Case in point (and this one is a whopper).
In 1900, chemists from all over the world decided it was time to celebrate Antoine Lavoisier, the “Father of Chemistry,” with a statue in Paris. Lavoisier—who had named oxygen, designed the metric system, and discovered the idea of conservation of mass—had also been guillotined during the French Revolution. And now, more than a hundred years later, his fans thought, let’s rehabilitate our man, give him a statue.
Money was raised. The French government put up 50,000 francs; the tsar of Russia made a big contribution. Small donations poured in from all over ($580 from the U.S.); the statue was commissioned, cast, and unveiled. And so Parisians got their Father of Chemistry, arm outstretched, in front of the Eglise de la Madeleine, near his old Parisian home.
Except—someone noticed, that wasn’t Lavoisier. By some error, the sculptor of the piece had mistakenly copied the face of another Frenchman, the mathematician and philosopher Marquis de Condorcet, so that was Condorcet’s head, not Lavoisier’s, looking out at the city. Wrong guy.
What to do? No one had the money to make a new statue, so Paris shrugged, and the while the pedestal said, this is Lavoisier, the statue said no, I’m not—and life went on.
But there’s more. The Marquis de Condorcet didn’t have a good French Revolution either. He was imprisoned and died, probably poisoning himself rather than face the mob. His granddaughter was doing some housecleaning later, and offered a small bust to an American diplomat who worked for Thomas Jefferson. The bust, presumably of M. Condorcet, was sent to the American Philosophical Society in Philadelphia, where it was proudly displayed …
There it sat for more than a hundred years, until a curator from the Louvre, the French museum, happened to be visiting Philadelphia, saw the bust, and said, hey, that’s not Condorcet.
His hosts said, well, who is it then? He recognized the face from sculptures and paintings: That’s Antoine Lavoisier, the father of chemistry.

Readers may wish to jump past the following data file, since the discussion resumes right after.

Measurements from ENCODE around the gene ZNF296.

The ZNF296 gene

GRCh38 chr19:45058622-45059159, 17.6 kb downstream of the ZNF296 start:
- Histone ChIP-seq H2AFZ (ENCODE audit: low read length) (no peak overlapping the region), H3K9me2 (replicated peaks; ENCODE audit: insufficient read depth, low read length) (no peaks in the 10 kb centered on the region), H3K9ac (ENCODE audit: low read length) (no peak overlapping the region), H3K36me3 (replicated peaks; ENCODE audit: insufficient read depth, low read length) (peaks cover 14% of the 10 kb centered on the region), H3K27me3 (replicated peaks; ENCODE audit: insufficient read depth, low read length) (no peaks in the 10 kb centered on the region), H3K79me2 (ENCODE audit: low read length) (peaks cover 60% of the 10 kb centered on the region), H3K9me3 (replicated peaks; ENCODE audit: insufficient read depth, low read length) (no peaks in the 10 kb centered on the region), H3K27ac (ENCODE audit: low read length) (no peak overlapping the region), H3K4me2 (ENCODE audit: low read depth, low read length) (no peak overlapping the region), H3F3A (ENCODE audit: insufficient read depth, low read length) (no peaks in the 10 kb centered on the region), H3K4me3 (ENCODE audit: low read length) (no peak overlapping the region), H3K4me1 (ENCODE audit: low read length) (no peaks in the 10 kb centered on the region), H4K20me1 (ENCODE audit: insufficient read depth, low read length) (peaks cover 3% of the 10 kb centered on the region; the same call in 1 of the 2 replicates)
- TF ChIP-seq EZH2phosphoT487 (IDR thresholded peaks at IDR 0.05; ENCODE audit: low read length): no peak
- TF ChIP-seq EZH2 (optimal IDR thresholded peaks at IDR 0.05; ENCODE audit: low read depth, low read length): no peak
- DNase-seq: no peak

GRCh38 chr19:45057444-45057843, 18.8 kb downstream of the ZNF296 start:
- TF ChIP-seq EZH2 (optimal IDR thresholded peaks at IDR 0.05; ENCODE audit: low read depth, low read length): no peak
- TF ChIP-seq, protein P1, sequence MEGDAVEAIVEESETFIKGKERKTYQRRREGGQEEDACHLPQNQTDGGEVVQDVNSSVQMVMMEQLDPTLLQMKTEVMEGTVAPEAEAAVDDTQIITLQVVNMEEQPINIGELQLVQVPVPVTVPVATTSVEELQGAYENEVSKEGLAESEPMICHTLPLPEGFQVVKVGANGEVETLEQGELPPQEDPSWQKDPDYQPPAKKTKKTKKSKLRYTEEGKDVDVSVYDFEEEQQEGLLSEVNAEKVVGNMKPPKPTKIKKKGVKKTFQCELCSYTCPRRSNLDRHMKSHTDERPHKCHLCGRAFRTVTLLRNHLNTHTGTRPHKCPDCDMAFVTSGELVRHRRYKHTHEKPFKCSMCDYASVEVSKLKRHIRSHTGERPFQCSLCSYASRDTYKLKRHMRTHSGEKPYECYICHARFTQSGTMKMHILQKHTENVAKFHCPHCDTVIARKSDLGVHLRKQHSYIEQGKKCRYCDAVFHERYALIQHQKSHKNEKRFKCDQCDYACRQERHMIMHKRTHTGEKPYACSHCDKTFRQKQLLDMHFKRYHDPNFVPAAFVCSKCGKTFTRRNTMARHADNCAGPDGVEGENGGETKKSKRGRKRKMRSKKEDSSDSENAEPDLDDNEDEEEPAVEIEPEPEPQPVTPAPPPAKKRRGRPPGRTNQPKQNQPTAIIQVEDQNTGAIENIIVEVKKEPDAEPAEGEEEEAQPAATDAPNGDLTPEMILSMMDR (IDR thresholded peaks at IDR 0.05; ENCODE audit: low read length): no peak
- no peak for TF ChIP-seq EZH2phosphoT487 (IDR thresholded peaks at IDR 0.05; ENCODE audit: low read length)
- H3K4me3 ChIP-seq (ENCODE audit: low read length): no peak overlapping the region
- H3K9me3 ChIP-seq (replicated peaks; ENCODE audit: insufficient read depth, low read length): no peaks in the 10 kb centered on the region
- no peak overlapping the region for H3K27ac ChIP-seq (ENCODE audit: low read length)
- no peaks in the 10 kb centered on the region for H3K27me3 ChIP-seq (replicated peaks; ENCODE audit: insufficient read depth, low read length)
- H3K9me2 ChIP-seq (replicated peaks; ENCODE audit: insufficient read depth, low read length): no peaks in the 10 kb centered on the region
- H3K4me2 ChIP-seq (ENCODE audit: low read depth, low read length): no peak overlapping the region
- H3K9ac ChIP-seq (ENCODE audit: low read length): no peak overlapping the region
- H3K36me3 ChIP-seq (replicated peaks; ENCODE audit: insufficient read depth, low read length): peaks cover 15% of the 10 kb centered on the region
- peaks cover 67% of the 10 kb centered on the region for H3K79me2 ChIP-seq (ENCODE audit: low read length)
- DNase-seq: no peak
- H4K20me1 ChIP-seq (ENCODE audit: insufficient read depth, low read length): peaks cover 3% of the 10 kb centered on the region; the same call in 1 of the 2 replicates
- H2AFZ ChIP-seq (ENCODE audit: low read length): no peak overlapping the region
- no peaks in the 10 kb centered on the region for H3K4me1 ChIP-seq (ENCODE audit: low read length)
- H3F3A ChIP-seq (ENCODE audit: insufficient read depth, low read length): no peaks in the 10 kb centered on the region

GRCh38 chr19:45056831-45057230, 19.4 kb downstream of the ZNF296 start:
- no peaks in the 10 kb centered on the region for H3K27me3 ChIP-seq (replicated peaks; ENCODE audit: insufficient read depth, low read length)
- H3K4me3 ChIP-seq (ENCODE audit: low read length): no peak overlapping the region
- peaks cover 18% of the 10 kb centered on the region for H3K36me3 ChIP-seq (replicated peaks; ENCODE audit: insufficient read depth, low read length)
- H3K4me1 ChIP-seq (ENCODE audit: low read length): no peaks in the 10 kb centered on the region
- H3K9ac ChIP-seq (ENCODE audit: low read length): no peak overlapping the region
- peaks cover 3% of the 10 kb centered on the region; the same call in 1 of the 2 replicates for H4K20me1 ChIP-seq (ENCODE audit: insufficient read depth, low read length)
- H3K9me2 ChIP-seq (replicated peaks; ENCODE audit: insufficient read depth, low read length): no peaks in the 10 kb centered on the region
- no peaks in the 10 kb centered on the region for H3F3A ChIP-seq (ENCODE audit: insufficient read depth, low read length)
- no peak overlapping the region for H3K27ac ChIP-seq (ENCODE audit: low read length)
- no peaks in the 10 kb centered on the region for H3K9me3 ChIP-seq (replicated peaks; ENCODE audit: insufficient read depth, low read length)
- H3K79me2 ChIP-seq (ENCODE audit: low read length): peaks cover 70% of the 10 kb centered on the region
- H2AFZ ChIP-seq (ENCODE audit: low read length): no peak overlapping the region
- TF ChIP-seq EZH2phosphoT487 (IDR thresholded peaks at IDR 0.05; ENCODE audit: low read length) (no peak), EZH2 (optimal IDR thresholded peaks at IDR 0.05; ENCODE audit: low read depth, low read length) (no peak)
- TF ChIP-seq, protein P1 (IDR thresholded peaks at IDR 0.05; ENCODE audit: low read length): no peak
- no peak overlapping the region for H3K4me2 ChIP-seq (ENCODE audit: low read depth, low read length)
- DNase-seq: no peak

This shouldn’t have happened. After all, if you look at the two men, Condorcet is kinda pudgy, ruddy cheeked, with a prominent bump on his nose. Lavoisier (on the right ) is thinner, his nose sharper, more imposing. They don’t look the same.
But maybe that’s the point. Who cares what scientists look like? It’s their ideas that matter; their discoveries, not their faces. I wouldn’t expect to recognize the Marquis de Condorcet or Antoine Lavoisier or Alexander von Humboldt—heck, I can’t tell Madison from Monroe, but I am a little surprised the the name Humboldt rings so few bells these days.
After all, Humboldt’s big idea, that our planet, for all its differences, is a single complex ecology—vulnerable, fragile, precious—was a bold idea in the 1840s, and is even more important now. Maybe it can’t be summarized in a simple image—a falling apple, or a parade of apes, (though Carl Sagan did a pretty good job with his “little blue dot”)—but Humboldt deserves better.
And who knows? The tide can turn. Reputations bounce back. There’s a new Humboldt biography out. It was a New York Times ‘top ten’ book of 2015; plus he’s got a 250th birthday coming up in 2019, so his name may get a bit more buzz, and if buzz creates buzz, I can imagine a few years from now, instead of saying “Let’s meet on 77th by the hot dog guy,” folks might say, “Let’s grab lunch next to the Humboldt statue …”
… and when that happens, I will be smiling a very quiet smile.